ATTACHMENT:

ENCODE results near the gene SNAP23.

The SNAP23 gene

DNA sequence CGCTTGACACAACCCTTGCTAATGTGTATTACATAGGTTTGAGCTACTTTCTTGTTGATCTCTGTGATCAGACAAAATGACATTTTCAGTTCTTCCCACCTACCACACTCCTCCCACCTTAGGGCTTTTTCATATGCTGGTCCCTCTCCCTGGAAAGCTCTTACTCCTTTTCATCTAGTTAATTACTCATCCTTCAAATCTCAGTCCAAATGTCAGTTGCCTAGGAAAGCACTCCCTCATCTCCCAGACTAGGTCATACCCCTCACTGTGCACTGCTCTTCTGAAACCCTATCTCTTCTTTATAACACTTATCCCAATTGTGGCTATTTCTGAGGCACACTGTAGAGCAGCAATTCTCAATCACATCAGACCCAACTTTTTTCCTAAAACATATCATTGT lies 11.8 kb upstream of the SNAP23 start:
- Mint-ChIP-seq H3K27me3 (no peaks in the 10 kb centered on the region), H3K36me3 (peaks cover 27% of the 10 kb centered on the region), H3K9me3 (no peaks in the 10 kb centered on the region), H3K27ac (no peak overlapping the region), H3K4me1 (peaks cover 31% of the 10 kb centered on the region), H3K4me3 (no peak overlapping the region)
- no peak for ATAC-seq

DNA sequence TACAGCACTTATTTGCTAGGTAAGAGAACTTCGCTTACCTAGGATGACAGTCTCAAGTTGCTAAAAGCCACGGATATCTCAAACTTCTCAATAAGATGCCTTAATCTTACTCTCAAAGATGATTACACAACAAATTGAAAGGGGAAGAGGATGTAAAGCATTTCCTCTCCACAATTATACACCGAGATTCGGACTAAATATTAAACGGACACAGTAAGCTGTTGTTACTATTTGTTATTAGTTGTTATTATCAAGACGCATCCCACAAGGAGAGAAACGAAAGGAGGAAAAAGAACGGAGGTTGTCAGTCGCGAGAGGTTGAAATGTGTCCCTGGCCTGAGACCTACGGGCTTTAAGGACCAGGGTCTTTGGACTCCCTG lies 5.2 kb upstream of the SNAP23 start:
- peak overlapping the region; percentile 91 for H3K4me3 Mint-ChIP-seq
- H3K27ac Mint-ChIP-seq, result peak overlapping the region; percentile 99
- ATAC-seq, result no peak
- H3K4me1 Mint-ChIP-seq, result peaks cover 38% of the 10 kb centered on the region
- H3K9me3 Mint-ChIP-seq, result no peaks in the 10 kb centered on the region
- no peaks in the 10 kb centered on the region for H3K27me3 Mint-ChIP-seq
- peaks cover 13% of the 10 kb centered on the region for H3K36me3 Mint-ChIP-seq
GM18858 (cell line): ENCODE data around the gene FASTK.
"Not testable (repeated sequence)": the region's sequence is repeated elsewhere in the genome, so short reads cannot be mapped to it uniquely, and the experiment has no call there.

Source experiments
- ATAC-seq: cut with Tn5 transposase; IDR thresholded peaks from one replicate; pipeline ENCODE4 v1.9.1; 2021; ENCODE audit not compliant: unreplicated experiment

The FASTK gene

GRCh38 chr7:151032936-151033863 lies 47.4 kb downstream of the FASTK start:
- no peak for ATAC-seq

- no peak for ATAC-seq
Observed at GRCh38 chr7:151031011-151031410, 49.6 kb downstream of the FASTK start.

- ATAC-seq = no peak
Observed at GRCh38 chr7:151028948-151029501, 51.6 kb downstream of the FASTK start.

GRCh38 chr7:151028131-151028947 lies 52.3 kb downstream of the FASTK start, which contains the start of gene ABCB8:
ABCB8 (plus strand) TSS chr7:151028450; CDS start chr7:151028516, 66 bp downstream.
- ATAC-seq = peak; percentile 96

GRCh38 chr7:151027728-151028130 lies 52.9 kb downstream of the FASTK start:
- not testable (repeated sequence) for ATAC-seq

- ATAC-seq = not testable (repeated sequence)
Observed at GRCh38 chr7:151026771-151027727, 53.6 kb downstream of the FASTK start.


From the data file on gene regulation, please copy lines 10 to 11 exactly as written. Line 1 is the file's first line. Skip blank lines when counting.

- H3K4me1 Mint-ChIP-seq, result peaks cover 38% of the 10 kb centered on the region
- H3K9me3 Mint-ChIP-seq, result no peaks in the 10 kb centered on the region